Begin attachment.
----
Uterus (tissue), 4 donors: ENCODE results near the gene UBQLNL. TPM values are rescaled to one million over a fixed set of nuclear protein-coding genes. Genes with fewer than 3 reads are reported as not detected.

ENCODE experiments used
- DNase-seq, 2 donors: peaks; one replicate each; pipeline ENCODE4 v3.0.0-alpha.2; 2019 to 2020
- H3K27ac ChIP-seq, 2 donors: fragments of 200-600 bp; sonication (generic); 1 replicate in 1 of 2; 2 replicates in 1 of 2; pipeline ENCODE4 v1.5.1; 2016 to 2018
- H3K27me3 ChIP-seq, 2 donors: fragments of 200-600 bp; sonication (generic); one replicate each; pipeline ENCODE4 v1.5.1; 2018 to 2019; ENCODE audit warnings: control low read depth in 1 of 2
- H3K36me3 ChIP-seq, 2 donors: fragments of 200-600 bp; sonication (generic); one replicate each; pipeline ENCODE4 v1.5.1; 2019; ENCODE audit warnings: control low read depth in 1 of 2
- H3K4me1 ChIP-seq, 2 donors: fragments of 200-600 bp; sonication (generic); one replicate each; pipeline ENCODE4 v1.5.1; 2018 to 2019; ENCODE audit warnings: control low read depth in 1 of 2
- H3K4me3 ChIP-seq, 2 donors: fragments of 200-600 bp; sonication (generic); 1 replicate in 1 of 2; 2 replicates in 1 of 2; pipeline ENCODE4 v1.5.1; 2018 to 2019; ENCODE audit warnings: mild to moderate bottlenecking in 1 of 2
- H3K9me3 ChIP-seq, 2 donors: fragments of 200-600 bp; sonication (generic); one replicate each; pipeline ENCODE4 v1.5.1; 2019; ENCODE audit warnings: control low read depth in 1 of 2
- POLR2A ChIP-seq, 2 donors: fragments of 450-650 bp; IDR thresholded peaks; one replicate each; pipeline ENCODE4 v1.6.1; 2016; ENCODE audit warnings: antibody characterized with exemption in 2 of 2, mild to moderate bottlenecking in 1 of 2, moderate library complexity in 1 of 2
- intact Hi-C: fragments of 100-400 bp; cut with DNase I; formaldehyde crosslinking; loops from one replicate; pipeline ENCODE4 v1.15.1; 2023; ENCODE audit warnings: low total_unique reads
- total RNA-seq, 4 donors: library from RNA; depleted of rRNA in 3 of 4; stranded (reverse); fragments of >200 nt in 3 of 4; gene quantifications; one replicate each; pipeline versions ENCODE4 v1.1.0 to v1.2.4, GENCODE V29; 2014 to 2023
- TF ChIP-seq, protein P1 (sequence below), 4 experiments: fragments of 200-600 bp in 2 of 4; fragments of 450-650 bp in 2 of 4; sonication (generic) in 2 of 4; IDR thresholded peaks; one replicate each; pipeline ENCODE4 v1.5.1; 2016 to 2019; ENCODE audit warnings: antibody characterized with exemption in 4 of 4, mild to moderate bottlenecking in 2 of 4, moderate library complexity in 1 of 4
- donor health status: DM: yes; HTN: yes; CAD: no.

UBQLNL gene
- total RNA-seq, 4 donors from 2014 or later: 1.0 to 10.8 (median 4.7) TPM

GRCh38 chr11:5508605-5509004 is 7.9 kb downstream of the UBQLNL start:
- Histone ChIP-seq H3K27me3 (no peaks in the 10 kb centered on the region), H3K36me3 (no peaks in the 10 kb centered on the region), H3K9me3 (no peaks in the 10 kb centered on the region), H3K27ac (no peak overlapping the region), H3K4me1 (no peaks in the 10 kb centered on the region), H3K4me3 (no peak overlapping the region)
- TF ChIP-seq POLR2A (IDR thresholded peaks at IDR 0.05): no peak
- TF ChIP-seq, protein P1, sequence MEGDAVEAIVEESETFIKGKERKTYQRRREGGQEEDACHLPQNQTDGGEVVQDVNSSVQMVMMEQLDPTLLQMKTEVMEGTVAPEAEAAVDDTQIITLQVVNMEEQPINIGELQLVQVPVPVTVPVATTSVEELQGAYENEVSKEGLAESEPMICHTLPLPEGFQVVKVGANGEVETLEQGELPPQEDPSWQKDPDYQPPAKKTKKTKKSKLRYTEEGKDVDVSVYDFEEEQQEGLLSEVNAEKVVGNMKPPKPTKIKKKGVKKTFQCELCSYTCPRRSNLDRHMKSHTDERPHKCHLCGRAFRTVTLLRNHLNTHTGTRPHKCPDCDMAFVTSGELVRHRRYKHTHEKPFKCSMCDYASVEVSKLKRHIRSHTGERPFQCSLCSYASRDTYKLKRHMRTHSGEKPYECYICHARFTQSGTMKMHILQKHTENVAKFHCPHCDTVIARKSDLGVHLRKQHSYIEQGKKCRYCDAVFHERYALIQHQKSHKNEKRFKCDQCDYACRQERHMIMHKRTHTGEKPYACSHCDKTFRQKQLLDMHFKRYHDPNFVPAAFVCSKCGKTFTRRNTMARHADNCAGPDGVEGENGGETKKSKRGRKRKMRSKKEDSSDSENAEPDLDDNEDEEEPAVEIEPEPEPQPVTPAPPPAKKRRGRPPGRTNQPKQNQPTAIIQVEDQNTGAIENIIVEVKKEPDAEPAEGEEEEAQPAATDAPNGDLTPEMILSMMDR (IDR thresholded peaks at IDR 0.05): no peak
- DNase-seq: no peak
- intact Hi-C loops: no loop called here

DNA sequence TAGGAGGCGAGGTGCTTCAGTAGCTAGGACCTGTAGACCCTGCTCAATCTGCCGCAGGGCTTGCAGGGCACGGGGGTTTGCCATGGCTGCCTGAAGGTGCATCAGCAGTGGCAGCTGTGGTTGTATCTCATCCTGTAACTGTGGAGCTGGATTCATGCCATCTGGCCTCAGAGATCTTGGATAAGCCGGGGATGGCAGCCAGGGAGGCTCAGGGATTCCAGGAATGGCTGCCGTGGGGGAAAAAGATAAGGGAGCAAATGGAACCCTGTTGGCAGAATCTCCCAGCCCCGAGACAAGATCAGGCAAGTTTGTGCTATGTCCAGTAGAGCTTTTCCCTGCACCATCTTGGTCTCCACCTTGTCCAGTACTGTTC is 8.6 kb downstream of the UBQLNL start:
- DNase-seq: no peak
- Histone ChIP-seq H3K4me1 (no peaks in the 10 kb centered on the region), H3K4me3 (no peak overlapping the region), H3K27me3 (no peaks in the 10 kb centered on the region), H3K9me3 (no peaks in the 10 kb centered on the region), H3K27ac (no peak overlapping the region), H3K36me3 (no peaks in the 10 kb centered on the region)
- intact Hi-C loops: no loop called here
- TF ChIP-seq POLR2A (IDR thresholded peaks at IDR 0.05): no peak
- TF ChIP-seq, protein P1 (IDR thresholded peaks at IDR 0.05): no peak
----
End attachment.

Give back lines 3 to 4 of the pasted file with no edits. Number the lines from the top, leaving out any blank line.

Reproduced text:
- DNase-seq, 2 donors: peaks; one replicate each; pipeline ENCODE4 v3.0.0-alpha.2; 2019 to 2020
- H3K27ac ChIP-seq, 2 donors: fragments of 200-600 bp; sonication (generic); 1 replicate in 1 of 2; 2 replicates in 1 of 2; pipeline ENCODE4 v1.5.1; 2016 to 2018